Sunday, June 28, 2009

Is it better to burn out than to fade away?

You can't really go anywhere this weekend without running into wall to wall coverage of Michael Jackson's death. Some say it is tragic, but there was a certain inevitability to it. And it's a funny feeling really.

For me (and no jokes are intended) he was a symbol of my childhood. I think for anyone that was born between about 1970 and 1985 he was your first music idol. One of the first music video's I remember was Bad. One of the first Cd's I got was Dangerous, which got thrashed for a good period of time. I don't think people who were born after that period truly can imagine what a superstar he was at the time. I heard it said that imagine how much attention Britney spears gets. And now imagine she was talented. That was Micheal Jackson.

Of course not long after he was dogged by controversy of his private life. That's all been said and gone over a million times. I had serious doubts about him, but really we will never know. He was raised in the glare of stardom, and that he became one of the only child stars to actually become more famous is testament enough. But, again, it raises questions about the media and the notion of celebrity. It the end it seems as though he was a seriously talented but disturbed man.

And his music. I mentioned about loving his music as a child. Much of his music lost it's meaning for me when I became a teenager. Was his death as tragic as John Lennon? Not for me. Even though John Lennon died before I was born, his music has had much more of an effect on my life than Michael Jackson's. The Jackson Five had some classic Motown hits such as I want you back, and, in my opinion, two classic albums Off the Wall and Thriller. Bad was hit and miss, and by Dangerous (apart from being a personal childhood favourite), the rot had well and truly. He had fallen from being the epitome of cool, to being a bizarre, self promoting, demagogue sailing giant statues of himself down the Thames. By the mid nineties he was increasingly irrelevant, while a slew of younger RnB stars borrowed from him on their way to stardom (Justin Timberlake I am looking at you).

I have always thought that if Micheal Jackson had died after Thriller or Bad he would truly be remembered as the most famous musician of all time, leaving at the peak of his fame. But this was a human being and as much as we want to gloss over the subsequent bizarre behaviour, we cannot. So while, like Neil Young said, Its better to burn out than to fade away, unfortunately Micheal Jackson did fade away, but his music never will (unfortunately that means we will might have to hear Heal the World again.....)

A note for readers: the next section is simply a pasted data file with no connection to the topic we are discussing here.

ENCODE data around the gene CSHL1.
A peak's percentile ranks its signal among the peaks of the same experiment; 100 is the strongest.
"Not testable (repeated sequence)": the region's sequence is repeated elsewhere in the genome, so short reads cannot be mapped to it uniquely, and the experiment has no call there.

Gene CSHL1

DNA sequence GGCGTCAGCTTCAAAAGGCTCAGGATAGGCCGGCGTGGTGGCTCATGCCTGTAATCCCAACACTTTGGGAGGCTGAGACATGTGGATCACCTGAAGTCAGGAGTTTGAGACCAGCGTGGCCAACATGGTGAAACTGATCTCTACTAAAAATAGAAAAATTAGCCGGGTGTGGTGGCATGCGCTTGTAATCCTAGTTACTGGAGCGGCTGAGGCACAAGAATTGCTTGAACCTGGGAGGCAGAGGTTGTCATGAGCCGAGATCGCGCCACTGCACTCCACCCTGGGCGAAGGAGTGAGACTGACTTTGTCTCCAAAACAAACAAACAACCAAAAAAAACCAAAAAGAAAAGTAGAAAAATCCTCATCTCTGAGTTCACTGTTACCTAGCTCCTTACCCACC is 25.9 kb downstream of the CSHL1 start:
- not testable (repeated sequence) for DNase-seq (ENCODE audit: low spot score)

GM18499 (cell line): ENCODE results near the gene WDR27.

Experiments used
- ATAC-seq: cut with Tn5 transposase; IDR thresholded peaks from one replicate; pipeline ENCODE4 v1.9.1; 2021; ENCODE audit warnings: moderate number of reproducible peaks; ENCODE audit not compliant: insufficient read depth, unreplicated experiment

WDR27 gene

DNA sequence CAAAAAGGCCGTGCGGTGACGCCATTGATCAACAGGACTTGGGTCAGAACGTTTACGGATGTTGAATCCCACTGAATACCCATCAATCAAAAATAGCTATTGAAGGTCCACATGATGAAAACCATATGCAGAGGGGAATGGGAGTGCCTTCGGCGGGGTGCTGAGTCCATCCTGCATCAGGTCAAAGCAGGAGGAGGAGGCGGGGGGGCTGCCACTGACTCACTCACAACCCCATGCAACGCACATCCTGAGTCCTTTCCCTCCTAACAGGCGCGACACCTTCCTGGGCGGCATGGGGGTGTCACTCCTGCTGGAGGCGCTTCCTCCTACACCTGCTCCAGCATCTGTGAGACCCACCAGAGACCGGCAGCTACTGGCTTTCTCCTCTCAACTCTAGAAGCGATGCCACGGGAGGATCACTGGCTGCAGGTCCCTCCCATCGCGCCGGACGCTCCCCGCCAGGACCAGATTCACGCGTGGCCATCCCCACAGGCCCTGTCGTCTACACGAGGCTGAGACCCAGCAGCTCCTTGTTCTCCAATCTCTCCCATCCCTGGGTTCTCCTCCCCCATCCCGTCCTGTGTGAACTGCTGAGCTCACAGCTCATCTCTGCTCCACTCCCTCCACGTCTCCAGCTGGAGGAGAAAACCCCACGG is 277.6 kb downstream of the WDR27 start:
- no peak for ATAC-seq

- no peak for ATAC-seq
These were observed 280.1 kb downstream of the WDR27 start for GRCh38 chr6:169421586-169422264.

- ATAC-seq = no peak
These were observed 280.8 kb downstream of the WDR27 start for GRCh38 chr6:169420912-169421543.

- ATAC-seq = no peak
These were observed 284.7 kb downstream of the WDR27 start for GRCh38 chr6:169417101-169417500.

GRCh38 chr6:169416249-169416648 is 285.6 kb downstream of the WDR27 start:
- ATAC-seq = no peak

So kids I present Micheal Jackson, when he was all that was cool.

So very cool

Should have kept the afro... and the nose... and the skin....

Tuesday, June 2, 2009

Live feeds - How I loathe thee

I was watching this clip from Media 7 recently, and it got me started on one of my bugbears in the media here.

Namely, live feeds or crosses. You cannot get through the first twenty minutes of the news on TVNZ or TV3 without crossing live to a 'breaking story'. Even if there is absolutely nothing happening where the reporter is, there will always be a young boffin (good god I'm the youngest curmudgeon around) straight out of journalism school on the ground talking about 'what the feeling is' etc etc. Grrr. What happened to putting together a proper report so you can get a proper story rather than just standing someone and talking to someone live in a studio.

Example 1 (as shown the the clip above): last month when swine flu first hit New Zealand, on a Sunday night they had a report for TVNZ standing outside Rangitoto College at 6pm in the dark. Who was in the school. No one!

Example 2: Two weeks ago both TVNZ and TV3 put two poor reporters out in the middle of a storm hitting Wellington. One looked as though hypothermia was setting in.

While I think in some cases it is important to be where the news is (the David Bain trial being one) . Do we need to have reporters standing by passing cars when talking about accidents. I wouldn't think so. Far better to actually spend more time investigating the story.

News, particularly television, seems to be obsessed with getting in their first or getting the scoop on a story. For example tonight John Campbell mentioned that "I watched David Bain supporters watch the verdict first on TV3." Shameless. Similar to those short lived "we don't just read the news, we get it," with newsreaders emoting with long dramatic pauses about being in Lebanon, or ANZAC day parades. Once again shameless.

I understand we live in a fast paced world with information at our fingertips, but do we need to hear our newsreaders to name drop themselves. And do we need pointless live crosses to people 'on the scene'. arent TVNZ and TV3 meant to be saving money?

Shooting. Fish. In. A. Barrel:

(sorry for the quality)

And this just in......